It Popped

It was a fine afternoon for murder. The bell rang for dismissal and children poured out of classrooms into corridors, spilt into courtyards, escaped into streets. Within minutes, the campus was almost deserted, as even the adults began to make their less hasty exits on the last day of term. Into this scene of impending calm strode a group of boys. Coming down a flight of stairs, they turned and stood around the little pond just beside the stairs, jostling for position around the edge of the pond until they were all leaning over, distorted faces staring up from the rippling water.

In the pond, several tadpoles could be seen harmlessly swimming. The boys observed the tadpoles for several minutes, completely oblivious to the growing stillness of their surroundings. One boy produced a small plastic bag, and with one swift move, scooped up all the tadpoles. Having tied the bag securely, he and the other boys stepped away from the pond, grinning gleefully, completely absorbed in their sport. Holding the bag up high, he was about to turn and walk off, when he closed his fingers around one of the tadpoles, felt it squirm through the plastic, and squeezed. Hard. An explosion of murky fluid, the first of several.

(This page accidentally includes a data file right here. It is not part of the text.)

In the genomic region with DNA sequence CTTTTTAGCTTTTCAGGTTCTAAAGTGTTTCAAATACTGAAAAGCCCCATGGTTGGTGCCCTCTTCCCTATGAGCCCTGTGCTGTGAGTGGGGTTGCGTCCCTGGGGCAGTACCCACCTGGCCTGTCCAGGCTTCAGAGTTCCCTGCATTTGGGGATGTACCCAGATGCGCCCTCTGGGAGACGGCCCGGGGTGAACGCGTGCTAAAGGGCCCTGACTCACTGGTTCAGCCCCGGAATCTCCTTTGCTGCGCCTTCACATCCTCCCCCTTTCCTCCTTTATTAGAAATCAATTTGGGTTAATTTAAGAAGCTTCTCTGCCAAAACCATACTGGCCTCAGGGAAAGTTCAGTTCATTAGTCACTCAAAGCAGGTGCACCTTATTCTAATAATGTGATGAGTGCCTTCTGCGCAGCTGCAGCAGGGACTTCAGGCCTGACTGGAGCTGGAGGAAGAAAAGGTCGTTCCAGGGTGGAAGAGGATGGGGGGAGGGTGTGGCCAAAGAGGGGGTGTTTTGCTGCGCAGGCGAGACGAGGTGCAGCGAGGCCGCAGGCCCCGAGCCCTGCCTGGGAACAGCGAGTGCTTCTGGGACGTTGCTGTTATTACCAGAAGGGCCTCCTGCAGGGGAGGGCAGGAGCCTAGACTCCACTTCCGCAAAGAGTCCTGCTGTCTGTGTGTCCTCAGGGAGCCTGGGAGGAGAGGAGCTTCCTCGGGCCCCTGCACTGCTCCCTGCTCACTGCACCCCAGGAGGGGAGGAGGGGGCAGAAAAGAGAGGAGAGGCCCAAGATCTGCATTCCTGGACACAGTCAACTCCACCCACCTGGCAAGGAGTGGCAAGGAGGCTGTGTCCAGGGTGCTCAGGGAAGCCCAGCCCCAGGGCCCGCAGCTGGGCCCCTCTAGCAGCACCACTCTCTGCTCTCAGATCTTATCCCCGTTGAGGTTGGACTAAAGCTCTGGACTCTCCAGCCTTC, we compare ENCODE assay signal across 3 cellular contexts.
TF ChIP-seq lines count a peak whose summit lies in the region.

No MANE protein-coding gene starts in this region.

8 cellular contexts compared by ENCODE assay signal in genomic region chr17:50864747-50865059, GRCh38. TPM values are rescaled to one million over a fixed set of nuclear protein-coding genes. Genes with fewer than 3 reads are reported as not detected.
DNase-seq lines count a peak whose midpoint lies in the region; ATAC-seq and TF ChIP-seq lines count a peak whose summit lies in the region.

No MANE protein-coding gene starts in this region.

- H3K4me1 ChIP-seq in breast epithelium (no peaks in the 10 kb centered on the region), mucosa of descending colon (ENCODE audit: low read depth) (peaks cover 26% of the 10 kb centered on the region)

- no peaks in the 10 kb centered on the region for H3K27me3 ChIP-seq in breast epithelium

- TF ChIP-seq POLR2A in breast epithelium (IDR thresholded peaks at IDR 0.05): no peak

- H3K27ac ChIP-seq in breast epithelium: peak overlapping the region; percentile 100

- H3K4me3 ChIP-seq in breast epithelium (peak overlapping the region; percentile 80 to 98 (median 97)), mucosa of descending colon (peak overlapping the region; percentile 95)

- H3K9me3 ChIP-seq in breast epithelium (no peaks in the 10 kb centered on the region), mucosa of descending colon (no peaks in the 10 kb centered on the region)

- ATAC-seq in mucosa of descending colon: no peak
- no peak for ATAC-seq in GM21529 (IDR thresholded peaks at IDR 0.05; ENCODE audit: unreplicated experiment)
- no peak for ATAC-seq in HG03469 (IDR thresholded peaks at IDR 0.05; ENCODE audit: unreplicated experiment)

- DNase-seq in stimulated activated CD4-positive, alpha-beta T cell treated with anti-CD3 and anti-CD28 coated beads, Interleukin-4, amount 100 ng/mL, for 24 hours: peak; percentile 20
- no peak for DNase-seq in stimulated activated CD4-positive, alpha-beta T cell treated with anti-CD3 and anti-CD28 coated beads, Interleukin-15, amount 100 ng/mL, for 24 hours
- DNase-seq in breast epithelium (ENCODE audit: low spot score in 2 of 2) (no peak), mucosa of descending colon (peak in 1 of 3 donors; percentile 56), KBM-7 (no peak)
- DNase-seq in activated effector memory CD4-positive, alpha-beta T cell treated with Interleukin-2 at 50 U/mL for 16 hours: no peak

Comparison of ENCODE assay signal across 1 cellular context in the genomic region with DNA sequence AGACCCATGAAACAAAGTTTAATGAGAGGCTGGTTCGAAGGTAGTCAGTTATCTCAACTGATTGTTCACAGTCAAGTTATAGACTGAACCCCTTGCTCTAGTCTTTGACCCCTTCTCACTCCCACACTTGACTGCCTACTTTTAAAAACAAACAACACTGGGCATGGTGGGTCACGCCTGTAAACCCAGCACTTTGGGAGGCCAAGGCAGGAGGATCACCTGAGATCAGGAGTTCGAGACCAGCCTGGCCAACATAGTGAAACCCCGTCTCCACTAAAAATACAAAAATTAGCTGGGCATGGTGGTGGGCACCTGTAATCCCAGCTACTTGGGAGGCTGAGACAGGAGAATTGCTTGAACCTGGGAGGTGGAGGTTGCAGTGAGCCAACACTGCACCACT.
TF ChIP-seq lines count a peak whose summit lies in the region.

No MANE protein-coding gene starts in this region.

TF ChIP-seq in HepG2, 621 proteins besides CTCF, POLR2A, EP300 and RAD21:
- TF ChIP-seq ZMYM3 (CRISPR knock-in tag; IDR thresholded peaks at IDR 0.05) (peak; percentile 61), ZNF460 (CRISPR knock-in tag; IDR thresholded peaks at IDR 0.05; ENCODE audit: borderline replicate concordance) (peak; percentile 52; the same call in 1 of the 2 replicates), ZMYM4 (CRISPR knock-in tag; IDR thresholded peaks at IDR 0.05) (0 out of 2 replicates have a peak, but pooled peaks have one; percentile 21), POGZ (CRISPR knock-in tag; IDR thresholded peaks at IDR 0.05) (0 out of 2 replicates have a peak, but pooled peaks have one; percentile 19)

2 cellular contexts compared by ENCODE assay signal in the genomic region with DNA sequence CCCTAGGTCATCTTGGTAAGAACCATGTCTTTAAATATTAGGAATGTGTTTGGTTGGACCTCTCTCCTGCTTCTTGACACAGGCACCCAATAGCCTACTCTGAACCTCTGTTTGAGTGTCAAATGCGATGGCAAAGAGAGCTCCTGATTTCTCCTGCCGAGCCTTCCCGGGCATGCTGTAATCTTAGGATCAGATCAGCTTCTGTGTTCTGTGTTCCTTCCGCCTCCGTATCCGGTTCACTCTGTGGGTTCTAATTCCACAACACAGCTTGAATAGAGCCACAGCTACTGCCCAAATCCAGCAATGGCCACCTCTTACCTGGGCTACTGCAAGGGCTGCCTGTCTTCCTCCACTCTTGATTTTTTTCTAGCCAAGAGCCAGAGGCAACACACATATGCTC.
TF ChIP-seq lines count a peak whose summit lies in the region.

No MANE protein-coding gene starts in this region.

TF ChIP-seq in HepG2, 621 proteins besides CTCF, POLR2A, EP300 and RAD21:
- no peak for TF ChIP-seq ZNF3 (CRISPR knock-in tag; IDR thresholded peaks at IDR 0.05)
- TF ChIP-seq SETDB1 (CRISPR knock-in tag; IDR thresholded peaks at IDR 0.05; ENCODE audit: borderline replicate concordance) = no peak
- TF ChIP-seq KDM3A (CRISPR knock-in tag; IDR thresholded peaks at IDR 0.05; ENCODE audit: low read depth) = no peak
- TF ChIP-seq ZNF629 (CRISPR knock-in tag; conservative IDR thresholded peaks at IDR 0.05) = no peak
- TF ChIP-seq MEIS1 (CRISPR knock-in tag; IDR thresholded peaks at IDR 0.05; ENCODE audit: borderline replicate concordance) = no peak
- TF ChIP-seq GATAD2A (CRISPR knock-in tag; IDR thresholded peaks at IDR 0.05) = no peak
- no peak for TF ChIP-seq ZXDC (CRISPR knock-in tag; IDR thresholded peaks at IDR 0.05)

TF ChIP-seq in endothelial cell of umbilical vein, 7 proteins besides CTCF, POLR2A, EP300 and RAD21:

Satisfied for the moment, he chucked the plastic bag into the bin, and chuckling with his friends, walked out the gates of the school. He turned left when they turned right. Unlike them, he lived uptown. None of them clocked the man standing opposite the school beside an idling car. He might have been a parent, waiting for a tardy son, except for the gun discreetly tucked into his belt. He watched the boys waving to each other, waited until the group that had turned right was around the corner. Then he cocked the gun, got into the car, and drove off after the one who was left alone.

This is a reprint of work originally published in LITSNACK.

Ian Chung

This entry was posted in Fiction, Reprint and tagged . Bookmark the permalink.

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